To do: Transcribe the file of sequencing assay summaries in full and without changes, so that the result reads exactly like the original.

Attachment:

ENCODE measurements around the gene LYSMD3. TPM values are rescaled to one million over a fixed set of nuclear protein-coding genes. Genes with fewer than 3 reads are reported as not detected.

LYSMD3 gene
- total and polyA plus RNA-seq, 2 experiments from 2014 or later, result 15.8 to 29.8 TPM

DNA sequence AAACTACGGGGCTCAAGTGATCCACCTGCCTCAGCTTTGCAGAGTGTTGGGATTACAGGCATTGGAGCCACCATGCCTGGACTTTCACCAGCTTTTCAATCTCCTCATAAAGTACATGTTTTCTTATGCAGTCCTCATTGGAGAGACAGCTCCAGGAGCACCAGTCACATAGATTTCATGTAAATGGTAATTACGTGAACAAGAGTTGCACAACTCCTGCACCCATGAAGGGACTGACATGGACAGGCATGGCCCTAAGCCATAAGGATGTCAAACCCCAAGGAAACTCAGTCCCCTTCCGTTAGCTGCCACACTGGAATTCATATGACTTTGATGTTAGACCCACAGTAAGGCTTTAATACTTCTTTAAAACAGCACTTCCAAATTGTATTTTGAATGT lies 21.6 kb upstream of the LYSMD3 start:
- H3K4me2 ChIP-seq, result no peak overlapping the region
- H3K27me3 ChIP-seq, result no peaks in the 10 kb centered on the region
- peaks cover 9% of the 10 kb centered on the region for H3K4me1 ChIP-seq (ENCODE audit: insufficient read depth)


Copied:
ENCODE measurements around the gene LYSMD3. TPM values are rescaled to one million over a fixed set of nuclear protein-coding genes. Genes with fewer than 3 reads are reported as not detected.

LYSMD3 gene
- total and polyA plus RNA-seq, 2 experiments from 2014 or later, result 15.8 to 29.8 TPM

DNA sequence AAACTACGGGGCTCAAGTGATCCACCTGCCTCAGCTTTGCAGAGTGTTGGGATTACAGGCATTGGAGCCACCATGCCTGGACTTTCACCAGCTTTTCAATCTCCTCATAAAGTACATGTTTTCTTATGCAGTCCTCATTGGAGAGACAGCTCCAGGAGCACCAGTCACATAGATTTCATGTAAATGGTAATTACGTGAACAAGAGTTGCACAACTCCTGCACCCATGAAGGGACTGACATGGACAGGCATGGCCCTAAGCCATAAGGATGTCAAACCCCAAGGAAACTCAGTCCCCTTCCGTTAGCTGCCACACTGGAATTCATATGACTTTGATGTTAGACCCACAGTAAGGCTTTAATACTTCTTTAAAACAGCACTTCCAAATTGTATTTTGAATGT lies 21.6 kb upstream of the LYSMD3 start:
- H3K4me2 ChIP-seq, result no peak overlapping the region
- H3K27me3 ChIP-seq, result no peaks in the 10 kb centered on the region
- peaks cover 9% of the 10 kb centered on the region for H3K4me1 ChIP-seq (ENCODE audit: insufficient read depth)